I moved northward again not too long after that. Since then, 607 has continued to pump out quality rap records. He has taken a few short breaks here and there, frustrated with the state of the industry and unwilling to compromise the quality of his messages in order to “fit in” with commercial rap so he could maybe sign with a label and make that money.
He’s been featured on numerous mainstream hip-hop and rap websites (who all praised his records), and was even included on a CNN series about black culture, with his music being portrayed as “everything that’s good about rap these days.”
Now, his 44th album is out – yes, I said 44 – and it’s gooood; it’s called “New Wave Arkansas.” It’s relatable. It’s accessible. It’s authentic. Its production is relatively simple, but appropriately so. You can understand the words, and when you listen, you aren’t forced to imagine a bunch of scantily dressed “backup dancers” hanging all over the star. (LOL.)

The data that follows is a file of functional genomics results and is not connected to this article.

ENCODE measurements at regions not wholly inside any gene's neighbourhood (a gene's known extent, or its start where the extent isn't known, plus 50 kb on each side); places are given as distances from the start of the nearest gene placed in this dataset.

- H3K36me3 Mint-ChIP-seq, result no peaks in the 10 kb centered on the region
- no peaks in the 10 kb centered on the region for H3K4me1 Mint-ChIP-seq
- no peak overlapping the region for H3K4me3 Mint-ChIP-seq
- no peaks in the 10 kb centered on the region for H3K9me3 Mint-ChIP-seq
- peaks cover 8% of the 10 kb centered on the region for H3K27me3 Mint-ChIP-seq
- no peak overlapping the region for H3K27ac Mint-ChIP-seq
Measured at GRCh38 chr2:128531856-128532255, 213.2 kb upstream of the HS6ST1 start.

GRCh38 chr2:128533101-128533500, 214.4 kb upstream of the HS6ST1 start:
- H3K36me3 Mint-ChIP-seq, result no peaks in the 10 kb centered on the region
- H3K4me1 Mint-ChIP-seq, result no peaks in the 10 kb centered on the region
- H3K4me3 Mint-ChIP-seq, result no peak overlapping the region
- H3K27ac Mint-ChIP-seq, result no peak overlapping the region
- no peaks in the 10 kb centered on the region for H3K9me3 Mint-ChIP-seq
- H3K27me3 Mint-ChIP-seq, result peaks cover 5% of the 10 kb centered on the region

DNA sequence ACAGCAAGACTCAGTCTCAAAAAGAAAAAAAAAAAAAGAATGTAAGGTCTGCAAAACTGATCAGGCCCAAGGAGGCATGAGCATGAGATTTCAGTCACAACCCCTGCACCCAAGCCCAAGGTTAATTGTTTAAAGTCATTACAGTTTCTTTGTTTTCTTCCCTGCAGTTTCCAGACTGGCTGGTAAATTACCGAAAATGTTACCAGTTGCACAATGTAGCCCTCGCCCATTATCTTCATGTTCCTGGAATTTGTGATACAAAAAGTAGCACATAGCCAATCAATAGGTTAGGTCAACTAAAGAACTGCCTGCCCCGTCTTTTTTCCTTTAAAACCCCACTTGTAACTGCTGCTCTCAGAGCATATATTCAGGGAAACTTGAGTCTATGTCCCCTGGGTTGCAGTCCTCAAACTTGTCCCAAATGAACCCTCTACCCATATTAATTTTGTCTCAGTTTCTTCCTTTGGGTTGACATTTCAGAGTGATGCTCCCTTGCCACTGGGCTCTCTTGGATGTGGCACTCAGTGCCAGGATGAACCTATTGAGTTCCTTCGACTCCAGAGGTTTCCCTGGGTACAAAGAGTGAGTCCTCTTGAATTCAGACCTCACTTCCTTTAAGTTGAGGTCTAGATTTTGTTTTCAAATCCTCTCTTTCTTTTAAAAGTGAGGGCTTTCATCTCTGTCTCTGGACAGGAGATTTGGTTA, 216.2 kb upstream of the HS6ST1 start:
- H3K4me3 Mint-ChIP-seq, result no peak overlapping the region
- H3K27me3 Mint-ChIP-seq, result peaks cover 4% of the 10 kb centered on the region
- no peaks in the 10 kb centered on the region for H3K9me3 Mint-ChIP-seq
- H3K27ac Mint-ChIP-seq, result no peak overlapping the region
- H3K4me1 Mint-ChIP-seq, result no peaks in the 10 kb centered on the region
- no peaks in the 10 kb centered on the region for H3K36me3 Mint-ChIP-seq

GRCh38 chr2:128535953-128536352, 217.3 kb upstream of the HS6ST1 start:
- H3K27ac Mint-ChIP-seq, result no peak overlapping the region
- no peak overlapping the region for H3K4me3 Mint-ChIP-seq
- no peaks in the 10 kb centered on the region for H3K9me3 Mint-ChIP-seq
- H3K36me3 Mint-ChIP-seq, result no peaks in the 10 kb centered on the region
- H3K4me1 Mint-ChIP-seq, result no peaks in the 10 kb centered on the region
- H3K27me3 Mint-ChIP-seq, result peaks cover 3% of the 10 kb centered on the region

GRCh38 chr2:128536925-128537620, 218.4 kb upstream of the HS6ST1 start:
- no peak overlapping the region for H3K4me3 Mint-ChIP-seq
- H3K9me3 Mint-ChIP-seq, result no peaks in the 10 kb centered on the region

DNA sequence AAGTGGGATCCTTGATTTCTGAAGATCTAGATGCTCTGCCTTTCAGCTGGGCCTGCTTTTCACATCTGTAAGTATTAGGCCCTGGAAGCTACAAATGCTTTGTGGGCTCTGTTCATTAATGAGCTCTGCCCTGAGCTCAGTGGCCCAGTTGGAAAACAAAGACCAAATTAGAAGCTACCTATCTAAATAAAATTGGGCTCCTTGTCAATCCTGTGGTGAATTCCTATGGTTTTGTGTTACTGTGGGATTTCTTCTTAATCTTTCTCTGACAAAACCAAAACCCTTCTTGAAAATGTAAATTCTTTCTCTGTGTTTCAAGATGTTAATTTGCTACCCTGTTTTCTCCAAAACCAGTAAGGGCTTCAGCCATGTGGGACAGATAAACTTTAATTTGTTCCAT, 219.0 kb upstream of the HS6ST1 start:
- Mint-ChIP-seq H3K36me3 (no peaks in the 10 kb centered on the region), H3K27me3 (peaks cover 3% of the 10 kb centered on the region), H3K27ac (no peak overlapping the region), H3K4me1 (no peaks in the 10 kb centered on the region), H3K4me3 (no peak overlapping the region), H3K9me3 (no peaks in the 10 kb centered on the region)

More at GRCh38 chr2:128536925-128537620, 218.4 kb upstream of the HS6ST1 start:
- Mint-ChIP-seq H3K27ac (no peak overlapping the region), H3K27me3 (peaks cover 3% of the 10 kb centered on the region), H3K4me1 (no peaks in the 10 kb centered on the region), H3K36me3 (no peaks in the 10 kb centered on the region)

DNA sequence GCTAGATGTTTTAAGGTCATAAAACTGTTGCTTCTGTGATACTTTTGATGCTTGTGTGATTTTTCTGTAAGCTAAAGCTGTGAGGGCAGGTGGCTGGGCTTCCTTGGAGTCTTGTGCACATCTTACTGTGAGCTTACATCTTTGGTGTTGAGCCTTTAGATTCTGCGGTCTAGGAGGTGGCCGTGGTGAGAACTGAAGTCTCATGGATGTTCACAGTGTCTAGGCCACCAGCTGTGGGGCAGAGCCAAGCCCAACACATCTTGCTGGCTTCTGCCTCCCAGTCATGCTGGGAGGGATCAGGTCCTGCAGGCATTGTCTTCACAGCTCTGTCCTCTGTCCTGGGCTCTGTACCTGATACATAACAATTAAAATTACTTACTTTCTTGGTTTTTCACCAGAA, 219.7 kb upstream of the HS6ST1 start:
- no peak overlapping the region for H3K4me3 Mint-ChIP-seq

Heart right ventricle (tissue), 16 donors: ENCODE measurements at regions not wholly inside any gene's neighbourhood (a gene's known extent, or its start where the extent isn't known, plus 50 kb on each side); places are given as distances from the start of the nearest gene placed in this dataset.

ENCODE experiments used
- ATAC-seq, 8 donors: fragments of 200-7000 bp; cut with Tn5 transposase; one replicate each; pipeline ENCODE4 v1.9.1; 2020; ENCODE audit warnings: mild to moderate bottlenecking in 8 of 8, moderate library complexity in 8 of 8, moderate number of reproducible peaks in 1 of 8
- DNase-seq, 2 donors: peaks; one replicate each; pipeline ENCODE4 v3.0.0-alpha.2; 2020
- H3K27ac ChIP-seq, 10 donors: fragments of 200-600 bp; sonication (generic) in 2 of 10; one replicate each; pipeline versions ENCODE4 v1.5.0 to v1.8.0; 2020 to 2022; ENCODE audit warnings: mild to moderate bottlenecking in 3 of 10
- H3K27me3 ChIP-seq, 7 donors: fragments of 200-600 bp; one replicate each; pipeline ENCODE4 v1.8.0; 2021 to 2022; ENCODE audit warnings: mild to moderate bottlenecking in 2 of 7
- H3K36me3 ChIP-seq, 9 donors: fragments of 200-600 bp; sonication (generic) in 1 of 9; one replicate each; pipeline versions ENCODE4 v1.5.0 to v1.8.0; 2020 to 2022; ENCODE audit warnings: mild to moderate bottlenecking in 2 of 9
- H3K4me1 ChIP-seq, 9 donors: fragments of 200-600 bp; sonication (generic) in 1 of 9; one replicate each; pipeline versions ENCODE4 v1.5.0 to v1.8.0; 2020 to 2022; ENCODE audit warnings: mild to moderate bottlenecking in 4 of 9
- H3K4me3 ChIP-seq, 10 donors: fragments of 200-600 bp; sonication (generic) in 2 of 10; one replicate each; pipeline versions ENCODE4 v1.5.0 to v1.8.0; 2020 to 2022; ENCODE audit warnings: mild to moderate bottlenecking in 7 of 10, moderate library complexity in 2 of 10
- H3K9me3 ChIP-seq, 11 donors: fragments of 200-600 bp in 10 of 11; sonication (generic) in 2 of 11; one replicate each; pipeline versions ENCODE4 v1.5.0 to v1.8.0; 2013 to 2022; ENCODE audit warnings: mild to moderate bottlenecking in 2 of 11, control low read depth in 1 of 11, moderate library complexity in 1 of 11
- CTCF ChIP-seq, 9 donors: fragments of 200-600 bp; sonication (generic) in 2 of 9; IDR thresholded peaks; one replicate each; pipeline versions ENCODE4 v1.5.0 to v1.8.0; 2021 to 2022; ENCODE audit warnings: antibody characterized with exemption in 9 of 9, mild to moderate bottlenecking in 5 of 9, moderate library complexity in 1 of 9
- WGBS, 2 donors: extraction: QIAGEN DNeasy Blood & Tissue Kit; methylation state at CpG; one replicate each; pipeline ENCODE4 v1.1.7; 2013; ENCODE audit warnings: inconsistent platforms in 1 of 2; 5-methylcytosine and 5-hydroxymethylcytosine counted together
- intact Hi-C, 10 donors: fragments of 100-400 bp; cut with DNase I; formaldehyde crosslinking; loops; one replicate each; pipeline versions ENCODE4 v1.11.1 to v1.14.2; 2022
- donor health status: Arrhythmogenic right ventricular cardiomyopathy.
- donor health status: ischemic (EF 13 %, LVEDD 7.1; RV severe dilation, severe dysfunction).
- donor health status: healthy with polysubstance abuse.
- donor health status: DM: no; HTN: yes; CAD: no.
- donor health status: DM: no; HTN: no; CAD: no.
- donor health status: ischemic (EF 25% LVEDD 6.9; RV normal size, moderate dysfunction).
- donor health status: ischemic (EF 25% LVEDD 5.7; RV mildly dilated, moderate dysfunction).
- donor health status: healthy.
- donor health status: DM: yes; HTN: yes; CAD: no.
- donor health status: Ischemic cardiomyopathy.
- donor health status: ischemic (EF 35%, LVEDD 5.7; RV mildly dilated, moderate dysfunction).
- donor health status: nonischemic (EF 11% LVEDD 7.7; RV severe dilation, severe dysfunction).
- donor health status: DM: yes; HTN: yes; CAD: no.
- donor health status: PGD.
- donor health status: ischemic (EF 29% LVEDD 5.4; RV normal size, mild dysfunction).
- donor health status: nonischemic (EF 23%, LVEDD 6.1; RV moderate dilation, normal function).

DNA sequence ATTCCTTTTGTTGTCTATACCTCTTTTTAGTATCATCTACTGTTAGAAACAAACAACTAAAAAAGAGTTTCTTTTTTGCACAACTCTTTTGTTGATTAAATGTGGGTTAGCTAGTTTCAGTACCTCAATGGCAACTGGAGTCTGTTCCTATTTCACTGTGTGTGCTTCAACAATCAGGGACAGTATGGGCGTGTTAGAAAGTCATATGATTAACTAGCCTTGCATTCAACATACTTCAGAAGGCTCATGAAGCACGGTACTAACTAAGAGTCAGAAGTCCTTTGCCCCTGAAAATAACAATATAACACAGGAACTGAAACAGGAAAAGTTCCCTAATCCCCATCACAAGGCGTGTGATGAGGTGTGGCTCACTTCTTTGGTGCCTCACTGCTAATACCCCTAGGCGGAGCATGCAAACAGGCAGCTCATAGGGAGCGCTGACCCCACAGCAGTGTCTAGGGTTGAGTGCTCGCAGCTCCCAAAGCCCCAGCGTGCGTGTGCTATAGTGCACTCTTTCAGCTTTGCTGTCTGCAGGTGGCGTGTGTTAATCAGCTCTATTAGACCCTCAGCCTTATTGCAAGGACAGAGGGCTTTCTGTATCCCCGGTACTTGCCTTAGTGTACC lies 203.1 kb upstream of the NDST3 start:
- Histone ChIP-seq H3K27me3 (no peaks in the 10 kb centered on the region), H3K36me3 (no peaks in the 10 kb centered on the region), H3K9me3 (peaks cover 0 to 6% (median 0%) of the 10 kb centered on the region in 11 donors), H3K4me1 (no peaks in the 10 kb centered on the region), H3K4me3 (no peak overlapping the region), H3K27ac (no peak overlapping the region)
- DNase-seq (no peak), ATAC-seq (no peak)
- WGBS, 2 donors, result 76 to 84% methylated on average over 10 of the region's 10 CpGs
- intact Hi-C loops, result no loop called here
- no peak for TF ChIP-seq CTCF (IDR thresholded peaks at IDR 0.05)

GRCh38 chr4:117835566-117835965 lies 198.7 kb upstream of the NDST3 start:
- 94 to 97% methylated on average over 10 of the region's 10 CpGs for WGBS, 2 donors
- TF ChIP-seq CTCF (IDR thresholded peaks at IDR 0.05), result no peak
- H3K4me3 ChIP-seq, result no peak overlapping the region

His lyrics don’t glorify violence; they demand justice (and judging from the lyrics, he doesn’t give a shit how it happens, as I imagine a lot of blacks in America feel).
He doesn’t boast about the typical rapper party life; he bemoans measuring up to the responsibilites of being a human, a black man, and a role model for younger rappers.
He doesn’t curse God or whomever you want to think of that may be calling the shots in this country and universe, nor does he curse any oppressors, real or perceived; instead, he asks, “Am I doing good enough? How can I do better? How can I be better?”
If all rappers were as honest, gifted, smart, kind, and, well, pure as 607, I think I’d go to a lot more rap shows.
Hope to see y’all Saturday night at Stage Eighteen.